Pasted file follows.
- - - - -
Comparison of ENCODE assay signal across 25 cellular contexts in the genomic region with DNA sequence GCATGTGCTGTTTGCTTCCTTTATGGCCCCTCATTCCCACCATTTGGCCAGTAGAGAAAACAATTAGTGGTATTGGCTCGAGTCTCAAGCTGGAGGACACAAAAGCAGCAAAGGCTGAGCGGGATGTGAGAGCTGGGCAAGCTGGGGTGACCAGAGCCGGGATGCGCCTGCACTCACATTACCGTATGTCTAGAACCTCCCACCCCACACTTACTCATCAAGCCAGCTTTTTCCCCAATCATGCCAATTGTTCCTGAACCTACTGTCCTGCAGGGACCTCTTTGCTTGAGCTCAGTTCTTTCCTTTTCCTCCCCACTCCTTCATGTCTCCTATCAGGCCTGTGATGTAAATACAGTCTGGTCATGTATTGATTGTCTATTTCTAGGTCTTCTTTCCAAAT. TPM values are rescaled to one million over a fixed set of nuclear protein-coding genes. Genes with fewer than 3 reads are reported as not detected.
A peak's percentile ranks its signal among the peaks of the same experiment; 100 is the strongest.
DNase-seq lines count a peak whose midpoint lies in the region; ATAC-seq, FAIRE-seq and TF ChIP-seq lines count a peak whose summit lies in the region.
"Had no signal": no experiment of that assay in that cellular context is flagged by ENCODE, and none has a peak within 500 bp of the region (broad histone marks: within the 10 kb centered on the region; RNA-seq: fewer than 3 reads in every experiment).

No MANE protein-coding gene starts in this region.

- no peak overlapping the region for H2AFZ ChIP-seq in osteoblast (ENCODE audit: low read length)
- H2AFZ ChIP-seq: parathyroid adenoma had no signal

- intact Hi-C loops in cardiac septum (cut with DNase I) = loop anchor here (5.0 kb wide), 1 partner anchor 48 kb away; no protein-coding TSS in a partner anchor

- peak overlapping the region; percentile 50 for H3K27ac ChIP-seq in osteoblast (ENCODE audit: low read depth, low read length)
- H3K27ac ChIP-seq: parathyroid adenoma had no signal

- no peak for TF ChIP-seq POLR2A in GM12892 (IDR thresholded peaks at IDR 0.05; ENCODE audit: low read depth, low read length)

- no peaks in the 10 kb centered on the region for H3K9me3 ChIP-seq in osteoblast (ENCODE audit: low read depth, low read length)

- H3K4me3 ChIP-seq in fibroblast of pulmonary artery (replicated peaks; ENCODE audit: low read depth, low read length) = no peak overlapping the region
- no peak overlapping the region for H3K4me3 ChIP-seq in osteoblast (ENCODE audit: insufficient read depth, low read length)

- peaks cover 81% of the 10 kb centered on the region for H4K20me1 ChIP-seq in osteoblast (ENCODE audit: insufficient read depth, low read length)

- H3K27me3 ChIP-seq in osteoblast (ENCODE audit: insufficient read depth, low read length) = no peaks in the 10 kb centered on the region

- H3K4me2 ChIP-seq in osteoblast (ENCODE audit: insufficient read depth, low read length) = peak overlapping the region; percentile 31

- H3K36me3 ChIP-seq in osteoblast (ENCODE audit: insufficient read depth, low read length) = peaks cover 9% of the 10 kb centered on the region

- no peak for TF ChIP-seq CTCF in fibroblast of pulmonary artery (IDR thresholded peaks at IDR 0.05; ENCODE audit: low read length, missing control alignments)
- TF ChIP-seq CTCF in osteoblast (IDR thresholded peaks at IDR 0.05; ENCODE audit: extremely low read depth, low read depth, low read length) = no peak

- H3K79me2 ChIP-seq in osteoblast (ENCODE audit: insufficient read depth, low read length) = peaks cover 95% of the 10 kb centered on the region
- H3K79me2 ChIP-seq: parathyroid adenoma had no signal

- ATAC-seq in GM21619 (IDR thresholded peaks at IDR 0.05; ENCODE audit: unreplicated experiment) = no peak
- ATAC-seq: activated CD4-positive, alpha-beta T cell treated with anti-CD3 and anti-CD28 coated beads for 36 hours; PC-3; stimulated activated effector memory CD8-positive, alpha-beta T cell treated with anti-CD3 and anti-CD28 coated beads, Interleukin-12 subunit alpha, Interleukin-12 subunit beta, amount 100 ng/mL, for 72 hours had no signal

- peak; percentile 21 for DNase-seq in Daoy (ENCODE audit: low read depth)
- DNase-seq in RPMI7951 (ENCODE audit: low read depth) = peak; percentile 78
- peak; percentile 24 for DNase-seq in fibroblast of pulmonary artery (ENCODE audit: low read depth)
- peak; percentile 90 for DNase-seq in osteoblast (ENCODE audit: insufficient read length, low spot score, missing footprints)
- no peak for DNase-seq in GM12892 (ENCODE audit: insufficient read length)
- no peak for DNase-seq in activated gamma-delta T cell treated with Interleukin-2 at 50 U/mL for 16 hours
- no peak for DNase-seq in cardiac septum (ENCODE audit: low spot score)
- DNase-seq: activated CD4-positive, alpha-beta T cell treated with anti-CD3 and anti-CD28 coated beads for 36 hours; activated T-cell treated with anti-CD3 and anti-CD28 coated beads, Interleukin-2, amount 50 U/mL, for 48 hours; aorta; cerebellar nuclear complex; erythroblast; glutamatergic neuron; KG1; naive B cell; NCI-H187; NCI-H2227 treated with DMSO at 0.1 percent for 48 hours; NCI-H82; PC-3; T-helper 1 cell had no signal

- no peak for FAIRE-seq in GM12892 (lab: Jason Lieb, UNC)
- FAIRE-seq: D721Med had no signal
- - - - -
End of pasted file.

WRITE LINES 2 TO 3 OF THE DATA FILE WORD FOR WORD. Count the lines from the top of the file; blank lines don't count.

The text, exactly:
A peak's percentile ranks its signal among the peaks of the same experiment; 100 is the strongest.
DNase-seq lines count a peak whose midpoint lies in the region; ATAC-seq, FAIRE-seq and TF ChIP-seq lines count a peak whose summit lies in the region.